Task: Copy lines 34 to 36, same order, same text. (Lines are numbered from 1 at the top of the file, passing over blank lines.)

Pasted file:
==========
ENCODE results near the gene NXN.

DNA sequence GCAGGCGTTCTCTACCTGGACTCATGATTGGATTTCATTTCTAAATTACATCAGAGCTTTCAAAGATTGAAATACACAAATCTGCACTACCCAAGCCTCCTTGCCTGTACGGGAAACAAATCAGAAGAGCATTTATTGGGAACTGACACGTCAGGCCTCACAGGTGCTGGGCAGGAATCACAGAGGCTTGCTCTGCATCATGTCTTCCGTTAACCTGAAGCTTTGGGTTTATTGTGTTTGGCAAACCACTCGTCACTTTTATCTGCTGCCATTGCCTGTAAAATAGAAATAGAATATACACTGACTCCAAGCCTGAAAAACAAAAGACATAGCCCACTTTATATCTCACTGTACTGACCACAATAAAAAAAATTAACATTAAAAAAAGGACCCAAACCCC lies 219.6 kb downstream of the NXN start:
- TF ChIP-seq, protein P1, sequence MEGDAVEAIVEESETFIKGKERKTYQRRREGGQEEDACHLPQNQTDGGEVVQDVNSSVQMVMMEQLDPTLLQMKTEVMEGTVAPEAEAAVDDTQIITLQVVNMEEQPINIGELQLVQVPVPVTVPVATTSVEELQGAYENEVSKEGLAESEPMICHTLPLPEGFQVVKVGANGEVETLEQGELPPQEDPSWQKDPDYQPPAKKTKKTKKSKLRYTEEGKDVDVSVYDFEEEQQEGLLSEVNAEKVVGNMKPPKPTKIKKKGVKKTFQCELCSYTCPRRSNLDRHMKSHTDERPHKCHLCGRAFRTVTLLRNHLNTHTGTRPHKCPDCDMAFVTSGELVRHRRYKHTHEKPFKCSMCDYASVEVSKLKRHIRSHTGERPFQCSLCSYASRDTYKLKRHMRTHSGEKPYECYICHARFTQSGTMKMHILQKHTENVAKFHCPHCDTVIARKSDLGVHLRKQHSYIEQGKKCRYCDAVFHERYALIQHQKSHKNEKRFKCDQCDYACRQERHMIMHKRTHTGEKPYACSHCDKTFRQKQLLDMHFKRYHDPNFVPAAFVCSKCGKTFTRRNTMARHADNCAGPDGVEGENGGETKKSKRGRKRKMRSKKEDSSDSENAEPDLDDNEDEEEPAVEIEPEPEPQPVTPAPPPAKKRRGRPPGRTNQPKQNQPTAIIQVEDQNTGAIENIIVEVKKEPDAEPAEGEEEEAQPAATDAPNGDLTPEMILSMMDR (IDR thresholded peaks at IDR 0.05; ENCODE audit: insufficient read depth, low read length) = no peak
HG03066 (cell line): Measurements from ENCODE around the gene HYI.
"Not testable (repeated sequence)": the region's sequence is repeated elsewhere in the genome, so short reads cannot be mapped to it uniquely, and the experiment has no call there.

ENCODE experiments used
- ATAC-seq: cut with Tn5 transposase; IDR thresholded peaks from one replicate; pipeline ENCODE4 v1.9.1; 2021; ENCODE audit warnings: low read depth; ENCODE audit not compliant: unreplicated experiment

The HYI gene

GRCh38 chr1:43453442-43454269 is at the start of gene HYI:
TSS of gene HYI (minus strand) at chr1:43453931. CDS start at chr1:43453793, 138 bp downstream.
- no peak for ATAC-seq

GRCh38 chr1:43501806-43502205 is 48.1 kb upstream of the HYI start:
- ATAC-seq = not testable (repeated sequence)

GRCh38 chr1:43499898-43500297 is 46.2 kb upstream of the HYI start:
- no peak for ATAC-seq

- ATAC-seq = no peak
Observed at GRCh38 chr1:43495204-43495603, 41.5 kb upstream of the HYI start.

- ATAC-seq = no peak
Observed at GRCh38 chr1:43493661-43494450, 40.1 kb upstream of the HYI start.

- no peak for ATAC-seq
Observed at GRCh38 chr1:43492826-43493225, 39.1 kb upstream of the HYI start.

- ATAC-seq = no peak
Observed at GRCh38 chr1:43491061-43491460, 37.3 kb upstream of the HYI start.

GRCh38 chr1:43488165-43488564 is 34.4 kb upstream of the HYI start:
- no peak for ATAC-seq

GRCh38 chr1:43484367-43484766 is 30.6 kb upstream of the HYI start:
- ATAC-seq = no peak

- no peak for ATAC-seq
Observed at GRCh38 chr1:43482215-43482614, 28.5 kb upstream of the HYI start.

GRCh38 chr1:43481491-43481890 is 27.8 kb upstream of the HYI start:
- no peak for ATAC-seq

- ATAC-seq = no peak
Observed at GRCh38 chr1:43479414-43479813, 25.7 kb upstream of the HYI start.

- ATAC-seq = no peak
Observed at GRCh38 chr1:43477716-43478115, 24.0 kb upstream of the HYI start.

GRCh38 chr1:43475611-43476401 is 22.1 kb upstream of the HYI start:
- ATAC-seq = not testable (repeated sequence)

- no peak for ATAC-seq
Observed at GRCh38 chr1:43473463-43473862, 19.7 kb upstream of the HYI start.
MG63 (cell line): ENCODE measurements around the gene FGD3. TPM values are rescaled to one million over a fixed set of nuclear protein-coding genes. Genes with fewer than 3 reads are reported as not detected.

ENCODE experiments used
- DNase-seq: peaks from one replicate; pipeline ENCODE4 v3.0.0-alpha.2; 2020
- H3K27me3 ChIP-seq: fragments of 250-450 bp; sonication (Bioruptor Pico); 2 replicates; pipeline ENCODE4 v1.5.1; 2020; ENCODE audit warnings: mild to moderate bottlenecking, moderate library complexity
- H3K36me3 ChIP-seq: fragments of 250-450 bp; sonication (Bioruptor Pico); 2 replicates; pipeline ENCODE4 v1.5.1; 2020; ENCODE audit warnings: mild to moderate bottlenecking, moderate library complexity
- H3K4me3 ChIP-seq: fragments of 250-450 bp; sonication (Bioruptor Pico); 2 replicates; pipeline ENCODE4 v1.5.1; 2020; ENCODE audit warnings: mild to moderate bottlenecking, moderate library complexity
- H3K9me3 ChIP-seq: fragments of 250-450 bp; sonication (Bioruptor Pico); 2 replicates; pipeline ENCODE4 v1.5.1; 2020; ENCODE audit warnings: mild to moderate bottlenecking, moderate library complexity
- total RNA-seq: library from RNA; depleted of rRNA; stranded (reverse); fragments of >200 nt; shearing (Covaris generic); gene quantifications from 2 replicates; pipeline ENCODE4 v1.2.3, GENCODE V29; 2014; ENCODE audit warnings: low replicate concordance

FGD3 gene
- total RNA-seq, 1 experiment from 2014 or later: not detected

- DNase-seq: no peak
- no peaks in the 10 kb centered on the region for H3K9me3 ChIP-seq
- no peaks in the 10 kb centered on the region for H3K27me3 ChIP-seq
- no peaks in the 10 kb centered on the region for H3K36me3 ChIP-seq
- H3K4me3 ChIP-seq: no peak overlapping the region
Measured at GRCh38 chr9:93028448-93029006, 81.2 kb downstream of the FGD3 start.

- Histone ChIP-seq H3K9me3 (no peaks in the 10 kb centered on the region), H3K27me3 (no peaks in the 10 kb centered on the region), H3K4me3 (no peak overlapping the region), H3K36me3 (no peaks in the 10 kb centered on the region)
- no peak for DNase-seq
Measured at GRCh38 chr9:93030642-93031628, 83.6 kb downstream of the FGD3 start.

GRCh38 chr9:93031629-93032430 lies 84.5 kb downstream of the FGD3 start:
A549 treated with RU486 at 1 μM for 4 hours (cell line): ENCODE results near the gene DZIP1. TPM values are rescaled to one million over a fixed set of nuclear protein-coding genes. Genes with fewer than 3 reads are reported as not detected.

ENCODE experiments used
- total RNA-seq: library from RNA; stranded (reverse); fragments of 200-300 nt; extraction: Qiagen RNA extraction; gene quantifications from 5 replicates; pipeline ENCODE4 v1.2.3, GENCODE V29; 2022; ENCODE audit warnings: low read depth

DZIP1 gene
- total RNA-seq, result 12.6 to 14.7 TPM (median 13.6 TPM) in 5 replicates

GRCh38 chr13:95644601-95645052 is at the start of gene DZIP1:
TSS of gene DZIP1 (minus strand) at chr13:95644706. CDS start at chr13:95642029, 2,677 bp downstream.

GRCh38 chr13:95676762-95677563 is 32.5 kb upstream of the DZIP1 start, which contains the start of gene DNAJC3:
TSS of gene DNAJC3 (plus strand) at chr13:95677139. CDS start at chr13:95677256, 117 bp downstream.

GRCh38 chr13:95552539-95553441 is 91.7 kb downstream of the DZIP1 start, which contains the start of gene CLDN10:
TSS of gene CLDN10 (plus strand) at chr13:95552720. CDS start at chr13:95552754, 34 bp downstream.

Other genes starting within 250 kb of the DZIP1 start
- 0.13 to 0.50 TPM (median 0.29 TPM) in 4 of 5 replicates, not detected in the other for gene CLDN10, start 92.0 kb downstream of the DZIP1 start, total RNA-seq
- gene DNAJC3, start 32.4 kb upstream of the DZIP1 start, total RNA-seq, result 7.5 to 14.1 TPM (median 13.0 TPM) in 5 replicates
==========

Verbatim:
- ATAC-seq = no peak
Observed at GRCh38 chr1:43477716-43478115, 24.0 kb upstream of the HYI start.

GRCh38 chr1:43475611-43476401 is 22.1 kb upstream of the HYI start: